There Isn’t Anything In This World Quite As Exhausting As Relaxing.

by Mary Ann on May 17, 2010

Do you see that title up there. That is a quote from Rabbit Takes a Vacation. I caught the tail end of the story my grandchildren were watching on DVD. Rabbit was just coming home and he made that pithy statement. (In case that is a new word for you it means having substance and point: tersely cogent) It was so tersely cogent that it wrapped my whole life into those 11 small words. I know that it will hit many of you right between the eyes also.

Why does showing up and staying present wear out so many mom’s and dad’s. Why does watching our children play, answering their questions or listening to them as they verbalize their thoughts sometimes seem like such a poor use of our finite time. Don’t we love our children? Don’t we have a vision of the warm and gentle family atmosphere we want  to create? Don’t we want to inspire our children to greatness? Of course we do but we are sooooooo busy. (One of the reasons we are so busy is that we consistently ignore rule four of the Five Rules of Engagement – Keep it simple!)

So let’s take a look at Rabbit’s comment again. He was chattering on about how on his vacation people wanted to know what they could do for him, could they get him tea, or draw his bath or turn down his bed, and on and on. He missed work! He missed having something important and valuable to do! After all, seeing old friends and relatives, reminiscing about the past, contemplating and discussing the future and just plain having a good time were a waste of time. Have you ever found yourself in this frame of mind?

Well, I have. It happened to me at little league games, dance classes, Beans and Book night at the local elementary school, sitting on a child’s bed and listening to all the details of their day, or listening to a six year old read Run Jane Run. Now lest you think that I was a terrible mother let me assure you that I did plenty of those activities and did them often. That didn’t stop the occasional feeling that I ought to be doing something else, something of greater import. I had work to do. The laundry was 3 feet high (literally), the kitchen floor had taken a hit of orange juice and I had a lesson to prepare for Sunday. Just sitting and listening or observing another person grow and learn was not enjoyable because I had so much work to do and all I could think about was my stuff. Just like rabbit I found it exhausting to sit and enjoy. My mind wouldn’t let me.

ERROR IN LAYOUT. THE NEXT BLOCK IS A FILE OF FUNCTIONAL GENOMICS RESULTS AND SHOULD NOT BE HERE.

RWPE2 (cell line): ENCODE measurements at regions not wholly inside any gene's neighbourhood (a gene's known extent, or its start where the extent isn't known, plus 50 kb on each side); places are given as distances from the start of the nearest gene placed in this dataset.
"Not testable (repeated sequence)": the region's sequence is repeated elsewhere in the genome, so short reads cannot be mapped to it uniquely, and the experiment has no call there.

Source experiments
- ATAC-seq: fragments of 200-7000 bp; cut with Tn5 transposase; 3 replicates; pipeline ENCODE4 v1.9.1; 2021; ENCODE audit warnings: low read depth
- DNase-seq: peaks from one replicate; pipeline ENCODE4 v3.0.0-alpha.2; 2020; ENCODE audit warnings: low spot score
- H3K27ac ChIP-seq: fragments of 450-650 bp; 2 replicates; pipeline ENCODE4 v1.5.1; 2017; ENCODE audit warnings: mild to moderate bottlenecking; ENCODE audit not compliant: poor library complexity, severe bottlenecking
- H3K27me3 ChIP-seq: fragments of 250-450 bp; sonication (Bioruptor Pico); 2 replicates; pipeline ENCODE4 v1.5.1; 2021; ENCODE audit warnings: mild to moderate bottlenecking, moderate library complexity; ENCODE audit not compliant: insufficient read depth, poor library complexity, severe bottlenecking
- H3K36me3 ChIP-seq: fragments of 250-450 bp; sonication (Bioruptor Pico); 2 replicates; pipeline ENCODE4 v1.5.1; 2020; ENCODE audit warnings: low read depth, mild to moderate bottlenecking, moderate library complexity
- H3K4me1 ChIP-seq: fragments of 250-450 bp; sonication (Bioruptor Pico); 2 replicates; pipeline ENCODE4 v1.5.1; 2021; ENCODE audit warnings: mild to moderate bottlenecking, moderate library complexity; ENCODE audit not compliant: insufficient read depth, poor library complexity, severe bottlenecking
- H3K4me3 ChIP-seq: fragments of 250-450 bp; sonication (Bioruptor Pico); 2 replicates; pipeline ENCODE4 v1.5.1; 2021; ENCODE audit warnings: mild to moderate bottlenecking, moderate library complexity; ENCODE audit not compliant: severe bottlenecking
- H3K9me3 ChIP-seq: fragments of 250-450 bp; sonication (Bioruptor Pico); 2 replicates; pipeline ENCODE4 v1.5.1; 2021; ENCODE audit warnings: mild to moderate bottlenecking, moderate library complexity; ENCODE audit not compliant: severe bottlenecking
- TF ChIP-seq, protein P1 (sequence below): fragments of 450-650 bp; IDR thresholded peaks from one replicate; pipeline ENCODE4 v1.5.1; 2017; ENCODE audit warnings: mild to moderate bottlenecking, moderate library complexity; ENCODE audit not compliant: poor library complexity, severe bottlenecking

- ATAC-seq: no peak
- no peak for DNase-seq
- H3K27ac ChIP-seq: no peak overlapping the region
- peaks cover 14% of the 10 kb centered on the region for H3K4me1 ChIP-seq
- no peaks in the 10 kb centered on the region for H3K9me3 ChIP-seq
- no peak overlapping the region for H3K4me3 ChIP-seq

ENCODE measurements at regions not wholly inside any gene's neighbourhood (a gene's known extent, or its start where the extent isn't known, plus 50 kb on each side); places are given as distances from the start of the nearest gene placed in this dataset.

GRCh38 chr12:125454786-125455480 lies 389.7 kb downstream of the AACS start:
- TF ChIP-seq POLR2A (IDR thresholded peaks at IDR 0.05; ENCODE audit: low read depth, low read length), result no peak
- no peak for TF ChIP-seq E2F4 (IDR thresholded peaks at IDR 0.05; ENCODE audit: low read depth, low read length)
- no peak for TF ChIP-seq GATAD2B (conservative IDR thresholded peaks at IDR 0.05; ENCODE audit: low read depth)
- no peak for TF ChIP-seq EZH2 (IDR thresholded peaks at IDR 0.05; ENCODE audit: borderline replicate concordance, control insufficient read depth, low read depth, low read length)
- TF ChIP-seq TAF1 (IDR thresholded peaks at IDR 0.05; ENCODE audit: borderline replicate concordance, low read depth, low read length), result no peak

I mentioned once that Steven Covey said we often get stuck in the thick of thin things. I was stuck their on a regular basis. If we look at the important things in our lives they usually involve putting our own stuff on the shelf and letting someone else’s stuff take center stage. So when we think about this in terms of The Spark Station or our family what does that mean?

We are supposed to have a structured family time that we hold fairly sacred. We are supposed to be consistent in honoringthisparticular commitment to our children, their inspiration and learning and to our vision of raising leaders and statesmen.  We should show up every day of the week. We need to smile and the curtain should come down on our “work” and the curtain should rise on the stage of their “work”. We need to sit and watch the play of their lives as it unfolds on the stage of learning, inspiration and enjoyment. We should clap in appreciation at their efforts to expand and grow. We need to feel delight in their joy which then becomes our joy.

We need to rest from our own mind chatter and engage in theirs. We relax and enjoy; and when our time with them in this structured place ends we will walk away refreshed in mind, even if tired in body (working with kids can wear you out) because we realize that we have been taking part in the “real” work of our lives – the creation of our family and serving in the world.

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